PBLJ is the second oldest law journal at UCLA and focuses on a diverse range of legal and policy issues in the Pacific Rim, looking to both the Asia-Pacific and the Americas. In the past, PBLJ has featured articles on topics as varied as intellectual property regimes, climate change and migration in the Pacific, corporate governance, and affordable housing policy in China.
Volume 33, Issue 2, 2016
Don’t Ask, Don’t Sell: The Criminalization of Business Information-Gathering in China and the Case of Peter Humphrey
The case of Peter Humphrey and Yu Yingzeng, convicted in China on August 2014 on charges of unlawful acquisition of personal information of citizens (PIC), raises important issues about Chinese law. A narrow but important issue is how Chinese law draws the line between lawful and unlawful acquisition of information, a practice routinely carried out by businesses and individuals. This article examines the trial transcript and judgment in the Humphrey/Yu case and finds that it sheds regrettably little light on what remains a murky question. The judgment ignored the issue entirely, finding in effect that the collection of PIC was per se unlawful.
A broader issue is whether the Chinese legal system can be counted on to operate in a fair and impartial manner. This article presents the results of a study of all reported cases in Shanghai (ninety-two cases) involving the same provision of the Criminal Law that was the basis of the Humphrey/Yu conviction. It finds that the Humphrey/Yu sentences are outliers relative to other cases with comparable facts. In particular, Humphrey’s sentence of thirty months’ imprisonment was by far the heaviest sentence ever meted out by Shanghai courts on this charge, even though the circumstances seem conspicuously less serious than those of many other cases where lesser sentences were imposed, thus lending support to the theory of selective prosecution.
Balancing judicial independence against judicial accountability is a classic problem, but the debate has often taken place without reference to specific legal cultures and traditions, and there is compelling reason to believe that the “right” balance may be different in different societies. Thailand is in transition, so the models of established Western democracies may be ill-suited to the problems and issues of the Thai judiciary. Moreover, independence and accountability are not ends in themselves, but means to the same end: that of fair, impartial, and effective justice. Independence can help, primarily by bolstering the “judicial courage” exercised by judges called upon to rule in difficult cases. Accountability can help as well, primarily by bolstering the “integrity” judges demonstrate in their performance on the bench. In light of this, the structural solutions for the judiciary under a new Thai constitution should be crafted in light of (1) the history, tradition, and culture of the Thai judiciary, (2) the degree of courage and integrity already manifested among Thai judges, and (3) those structures and mechanisms that can leverage the Thai judges’ strengths and ameliorate, or at least mitigate, their weaknesses. Until Thailand has a new constitution, the courts there will be seriously handicapped in playing their critical roles of providing fair and impartial adjudication and of protecting human and other legal rights. When, indeed if, constitutional checks and balances are put in place, the stage will be set for a calming of the turmoil in Thailand. But that can only happen if the judiciary is sufficiently empowered and independent to play that constitutional role, while showing both sufficient integrity to avoid corruption and sufficient restraint not to overreach into the political realm. In other words, the individual judges must exhibit both this courage and this integrity in their rulings. And the structure of the judiciary—the mechanisms for protecting the judges (to promote independence), and for policing them (to promote accountability)—will be important in facilitating that result, restoring public confidence in the legal and political system, and ultimately strengthening the rule of law in the Kingdom of Thailand.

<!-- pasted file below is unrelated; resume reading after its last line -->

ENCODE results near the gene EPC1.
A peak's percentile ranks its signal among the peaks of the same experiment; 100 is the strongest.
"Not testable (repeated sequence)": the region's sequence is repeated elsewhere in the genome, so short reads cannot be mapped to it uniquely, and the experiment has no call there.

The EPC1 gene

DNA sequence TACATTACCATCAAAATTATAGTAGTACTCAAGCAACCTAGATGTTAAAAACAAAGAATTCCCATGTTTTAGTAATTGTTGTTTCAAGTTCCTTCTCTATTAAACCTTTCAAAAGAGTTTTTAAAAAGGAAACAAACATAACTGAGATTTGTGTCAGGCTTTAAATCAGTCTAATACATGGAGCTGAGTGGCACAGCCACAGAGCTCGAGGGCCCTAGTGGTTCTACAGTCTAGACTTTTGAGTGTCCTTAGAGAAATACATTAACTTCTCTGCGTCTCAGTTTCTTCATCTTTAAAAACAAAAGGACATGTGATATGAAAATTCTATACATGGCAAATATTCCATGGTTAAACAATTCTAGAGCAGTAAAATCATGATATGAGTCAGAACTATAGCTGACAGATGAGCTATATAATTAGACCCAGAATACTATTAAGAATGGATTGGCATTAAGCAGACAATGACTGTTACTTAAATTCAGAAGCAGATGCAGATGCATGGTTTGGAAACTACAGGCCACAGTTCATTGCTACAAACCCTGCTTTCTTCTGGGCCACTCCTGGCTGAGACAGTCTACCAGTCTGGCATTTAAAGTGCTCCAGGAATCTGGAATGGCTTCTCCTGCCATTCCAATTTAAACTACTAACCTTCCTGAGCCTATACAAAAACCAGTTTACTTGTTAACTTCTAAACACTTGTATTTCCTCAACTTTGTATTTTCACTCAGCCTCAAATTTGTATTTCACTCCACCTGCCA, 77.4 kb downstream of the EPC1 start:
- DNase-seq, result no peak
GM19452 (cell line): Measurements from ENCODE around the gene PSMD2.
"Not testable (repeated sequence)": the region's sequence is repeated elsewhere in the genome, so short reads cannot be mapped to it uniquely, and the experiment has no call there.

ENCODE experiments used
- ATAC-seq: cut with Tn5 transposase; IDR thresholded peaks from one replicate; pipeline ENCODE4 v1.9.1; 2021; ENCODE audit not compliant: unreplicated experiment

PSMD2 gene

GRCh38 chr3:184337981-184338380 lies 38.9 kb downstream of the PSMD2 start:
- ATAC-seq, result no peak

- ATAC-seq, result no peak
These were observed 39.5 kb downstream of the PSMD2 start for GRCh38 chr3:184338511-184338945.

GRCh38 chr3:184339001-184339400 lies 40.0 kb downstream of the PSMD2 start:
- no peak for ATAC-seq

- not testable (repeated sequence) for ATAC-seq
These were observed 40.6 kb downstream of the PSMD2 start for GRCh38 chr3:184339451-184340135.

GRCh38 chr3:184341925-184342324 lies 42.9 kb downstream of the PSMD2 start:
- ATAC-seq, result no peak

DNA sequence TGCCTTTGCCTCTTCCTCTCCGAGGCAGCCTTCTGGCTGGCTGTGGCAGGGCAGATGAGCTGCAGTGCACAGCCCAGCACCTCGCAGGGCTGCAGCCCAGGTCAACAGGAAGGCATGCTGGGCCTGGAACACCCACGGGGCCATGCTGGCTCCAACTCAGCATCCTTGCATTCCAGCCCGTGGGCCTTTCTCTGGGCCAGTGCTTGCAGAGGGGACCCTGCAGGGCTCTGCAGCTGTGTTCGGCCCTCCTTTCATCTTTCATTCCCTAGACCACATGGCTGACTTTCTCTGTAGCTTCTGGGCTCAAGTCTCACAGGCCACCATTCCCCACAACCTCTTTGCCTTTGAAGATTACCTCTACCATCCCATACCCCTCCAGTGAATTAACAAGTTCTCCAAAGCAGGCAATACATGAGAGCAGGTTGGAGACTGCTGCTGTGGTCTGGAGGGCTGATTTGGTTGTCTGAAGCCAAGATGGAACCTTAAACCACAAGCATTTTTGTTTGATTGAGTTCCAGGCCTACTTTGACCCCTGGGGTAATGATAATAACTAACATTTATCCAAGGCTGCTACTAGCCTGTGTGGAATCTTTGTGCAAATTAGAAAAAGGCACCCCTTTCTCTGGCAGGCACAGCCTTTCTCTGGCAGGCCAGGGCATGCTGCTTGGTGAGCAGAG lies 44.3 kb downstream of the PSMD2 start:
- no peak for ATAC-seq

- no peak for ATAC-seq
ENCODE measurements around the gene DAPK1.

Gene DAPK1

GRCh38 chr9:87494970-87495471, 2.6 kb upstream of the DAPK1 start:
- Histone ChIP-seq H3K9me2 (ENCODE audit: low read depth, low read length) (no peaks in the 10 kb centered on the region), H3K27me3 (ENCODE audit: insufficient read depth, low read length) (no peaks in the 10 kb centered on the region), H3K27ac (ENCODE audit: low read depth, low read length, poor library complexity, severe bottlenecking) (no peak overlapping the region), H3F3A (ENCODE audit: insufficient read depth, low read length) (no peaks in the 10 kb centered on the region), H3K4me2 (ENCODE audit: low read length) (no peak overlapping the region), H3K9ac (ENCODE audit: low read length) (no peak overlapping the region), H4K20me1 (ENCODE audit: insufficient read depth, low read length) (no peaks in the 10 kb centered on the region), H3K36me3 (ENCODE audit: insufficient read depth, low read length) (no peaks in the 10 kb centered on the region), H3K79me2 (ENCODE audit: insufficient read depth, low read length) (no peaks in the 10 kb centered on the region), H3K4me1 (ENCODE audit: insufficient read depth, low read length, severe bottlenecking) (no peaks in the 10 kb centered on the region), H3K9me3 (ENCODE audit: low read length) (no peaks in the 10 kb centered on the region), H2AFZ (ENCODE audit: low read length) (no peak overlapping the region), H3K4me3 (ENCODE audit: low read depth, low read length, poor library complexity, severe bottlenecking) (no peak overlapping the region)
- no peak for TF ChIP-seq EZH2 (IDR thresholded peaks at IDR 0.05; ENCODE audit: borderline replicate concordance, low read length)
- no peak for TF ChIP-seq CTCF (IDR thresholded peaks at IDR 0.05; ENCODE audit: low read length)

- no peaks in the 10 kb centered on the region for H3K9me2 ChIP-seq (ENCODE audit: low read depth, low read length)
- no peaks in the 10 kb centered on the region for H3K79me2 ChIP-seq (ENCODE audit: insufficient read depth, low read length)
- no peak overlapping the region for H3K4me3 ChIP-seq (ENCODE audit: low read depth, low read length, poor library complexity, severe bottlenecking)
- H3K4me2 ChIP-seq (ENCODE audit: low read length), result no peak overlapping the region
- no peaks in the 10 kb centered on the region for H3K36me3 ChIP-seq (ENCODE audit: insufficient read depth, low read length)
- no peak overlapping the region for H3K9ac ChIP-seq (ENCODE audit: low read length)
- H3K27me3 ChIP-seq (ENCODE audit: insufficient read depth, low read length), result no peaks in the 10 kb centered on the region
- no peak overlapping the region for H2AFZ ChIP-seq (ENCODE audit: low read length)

People Should Be Masters in Both Political and Cultural Areas: Toward a New “Free Speech Clause” in China
This article tries to challenge—more accurately, to supplement—the “politico-centered” view in understanding China’s free speech. Unlike the conventional view that only treats Article 35 as China’s free speech clause and mainly focuses on political speech, this article argues that China’s “free speech clause” includes not one, but three articles: 35, 41 and 47. While Articles 35 and 41 guarantee the right to political speech, Article 47 explicitly safeguards citizens’ right to cultural construction. The underpinning of this new interpretation is the dual constitutional ideal embedded in the Chinese Constitution: the Chinese people should be masters in both political and cultural areas. All speech, both political and cultural, that could further this dual ideal should be protected. Also, by tracing the development and changes of above three clauses in China’s three earlier Constitutions (the 1954 Constitution, the 1975 Constitution, and the 1978 Constitution) as well as the newly discovered 1953 Draft, this article shows that this unique understanding of free speech can be found throughout the evolvement of the Chinese Constitution; it also explains how China’s “free speech clause” has been shaped over time and why it has taken its present form.